Breaking the Addiction Cycle
Addiction is a complicated and unclear process. Addiction affects individuals in a whole host of different ways, and none of those ways mean that the individual suffering from addiction is a bad person or broken in some way. Many people struggle with addiction without realizing what circumstances put them into that position, and much more commonly the people around them also don’t know the circumstances that they are facing.
Today we are going to look at the phases of addiction, the stages of addiction, and major overarching concepts about addiction. If you or a loved one is struggling with addiction, this will help you understand what they are going through, and perhaps through knowing you will be able to support them better.
Breaking the cycle of addiction is not as easy as just understanding it, but understanding it could give you the tools you need to begin your journey to sobriety. What’s more, is that people who are going through sobriety can’t do it alone. If you intend on being a friend that can assist someone who is trying to get sober, this also could help you get to the place you need.
The Phases of Addiction
Addiction is a complicated subject, everyone’s journey through addiction is different from someone else’s. That said, there exists an overarching trend for most people, and one can try to understand addiction through this structure.
The main phases of addiction are:
- Starting the Cycle
- Addiction and Substance Abuse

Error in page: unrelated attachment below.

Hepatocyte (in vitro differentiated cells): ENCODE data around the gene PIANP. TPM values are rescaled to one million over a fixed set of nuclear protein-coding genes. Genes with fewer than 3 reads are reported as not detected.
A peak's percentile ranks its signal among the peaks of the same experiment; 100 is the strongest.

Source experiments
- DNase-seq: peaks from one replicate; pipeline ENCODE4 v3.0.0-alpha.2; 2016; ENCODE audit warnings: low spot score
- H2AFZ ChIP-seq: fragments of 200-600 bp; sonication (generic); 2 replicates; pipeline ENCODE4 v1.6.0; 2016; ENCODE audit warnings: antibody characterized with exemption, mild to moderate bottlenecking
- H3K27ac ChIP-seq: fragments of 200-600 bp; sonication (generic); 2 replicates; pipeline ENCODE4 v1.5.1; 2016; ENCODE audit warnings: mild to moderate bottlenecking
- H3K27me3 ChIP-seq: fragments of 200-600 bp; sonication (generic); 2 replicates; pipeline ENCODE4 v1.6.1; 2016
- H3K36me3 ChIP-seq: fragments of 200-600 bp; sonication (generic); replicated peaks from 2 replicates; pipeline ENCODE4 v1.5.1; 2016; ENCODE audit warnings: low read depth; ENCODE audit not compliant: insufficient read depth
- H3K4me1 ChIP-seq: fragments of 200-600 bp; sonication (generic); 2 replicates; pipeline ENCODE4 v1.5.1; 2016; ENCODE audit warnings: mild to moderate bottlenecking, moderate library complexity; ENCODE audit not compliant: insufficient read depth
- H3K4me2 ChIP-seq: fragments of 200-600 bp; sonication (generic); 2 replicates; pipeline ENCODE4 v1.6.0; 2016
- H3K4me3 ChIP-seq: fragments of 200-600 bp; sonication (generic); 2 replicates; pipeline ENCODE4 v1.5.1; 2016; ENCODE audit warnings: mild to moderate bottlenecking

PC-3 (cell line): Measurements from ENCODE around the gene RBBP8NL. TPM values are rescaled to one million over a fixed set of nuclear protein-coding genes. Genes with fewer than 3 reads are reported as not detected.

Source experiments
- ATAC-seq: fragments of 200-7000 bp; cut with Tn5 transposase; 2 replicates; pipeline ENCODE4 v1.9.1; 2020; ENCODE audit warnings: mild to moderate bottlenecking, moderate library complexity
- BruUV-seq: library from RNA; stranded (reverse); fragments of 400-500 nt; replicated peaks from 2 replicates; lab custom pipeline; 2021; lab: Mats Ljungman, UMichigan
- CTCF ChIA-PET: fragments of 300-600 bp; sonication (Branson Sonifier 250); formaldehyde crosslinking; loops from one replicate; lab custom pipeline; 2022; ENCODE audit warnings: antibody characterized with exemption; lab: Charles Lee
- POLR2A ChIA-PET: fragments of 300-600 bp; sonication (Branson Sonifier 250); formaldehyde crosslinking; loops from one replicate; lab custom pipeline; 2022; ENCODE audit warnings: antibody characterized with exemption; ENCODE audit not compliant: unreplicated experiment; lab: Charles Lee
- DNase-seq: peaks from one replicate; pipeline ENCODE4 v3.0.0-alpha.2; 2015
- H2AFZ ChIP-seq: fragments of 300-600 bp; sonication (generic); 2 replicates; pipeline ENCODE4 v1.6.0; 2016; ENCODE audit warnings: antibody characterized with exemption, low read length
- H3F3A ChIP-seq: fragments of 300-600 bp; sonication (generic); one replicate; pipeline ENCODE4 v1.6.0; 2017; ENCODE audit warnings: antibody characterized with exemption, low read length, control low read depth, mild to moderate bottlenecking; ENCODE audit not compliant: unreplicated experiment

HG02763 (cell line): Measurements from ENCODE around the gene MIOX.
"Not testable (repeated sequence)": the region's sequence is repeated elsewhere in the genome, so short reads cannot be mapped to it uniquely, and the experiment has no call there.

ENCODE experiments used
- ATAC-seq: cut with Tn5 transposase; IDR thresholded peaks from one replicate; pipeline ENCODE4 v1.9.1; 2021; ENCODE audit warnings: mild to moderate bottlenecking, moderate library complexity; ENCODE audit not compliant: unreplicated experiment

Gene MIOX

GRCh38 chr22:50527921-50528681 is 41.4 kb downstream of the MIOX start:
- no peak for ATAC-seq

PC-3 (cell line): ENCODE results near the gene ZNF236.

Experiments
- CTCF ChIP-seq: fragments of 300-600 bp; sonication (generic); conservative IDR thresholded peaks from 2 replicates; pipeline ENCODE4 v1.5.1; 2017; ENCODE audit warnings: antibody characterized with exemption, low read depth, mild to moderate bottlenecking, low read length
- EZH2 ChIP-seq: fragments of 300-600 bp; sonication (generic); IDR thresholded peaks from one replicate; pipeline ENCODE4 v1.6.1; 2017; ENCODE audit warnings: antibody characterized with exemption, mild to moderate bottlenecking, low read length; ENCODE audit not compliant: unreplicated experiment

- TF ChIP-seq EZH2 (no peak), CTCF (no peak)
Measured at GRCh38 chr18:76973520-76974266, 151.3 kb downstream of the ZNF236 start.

- Building Tolerance
- Budding Dependence
- Beginning Addiction
- Battling Relapse
Of course, not everyone will go through addiction in this manner and many people might spend more time in one phase than another, and some might completely skip specific sections and just jump to another one.
Addiction is a chronic disease that many can struggle with. Casual drinking can turn into alcoholism over a long period of time or rather rapidly. Regardless, it is considered a chronic disease and is treated as such in hospitals and medical centers where people are trying to get help.
The Stages of Addiction
The stages of addiction are what happens to an individual as they are experiencing alcoholism. One can’t identify the early stages until one gets into the later stages. Sometimes, many stages can happen all at once, and other times, one stage may seem to be skipped. Again, everyone’s journey is different and will depend on their relationship with their drug or alcohol of choice.
Some drugs are so addictive that they can cause one to experience these stages all at once, though that is rare. Other times, the drugs or alcohol will slowly break away a person’s ability to say no and be clean.
Below we will take a look at each part of the cycle and what defines each part of it. Early stages are difficult to define without being further down the cycle of addiction, but later stages can be more easily identified. Through identifying these you might be able to understand what’s going on with yourself and get the help that you or your loved one needs.
What Starts the Cycle
Starting the cycle is different for everyone. For some people, it starts with the first drink or first use of the drug. With alcohol and some drugs, this doesn’t mean that they will immediately be addicted after. Most of the time, addiction to alcohol comes after a long period of use.
There are, however, drugs that the user will create a dependence on as soon as they use them. This is common, and depending on the person this could even happen with alcohol or other non-addictive drugs.
Initial use can seem rather benign, but end up ruining someone’s life. This doesn’t mean that one should always live in fear, but that they should know themselves, the risks that they are taking when they partake in certain drugs, and if they have a proclivity to become addicted to certain things.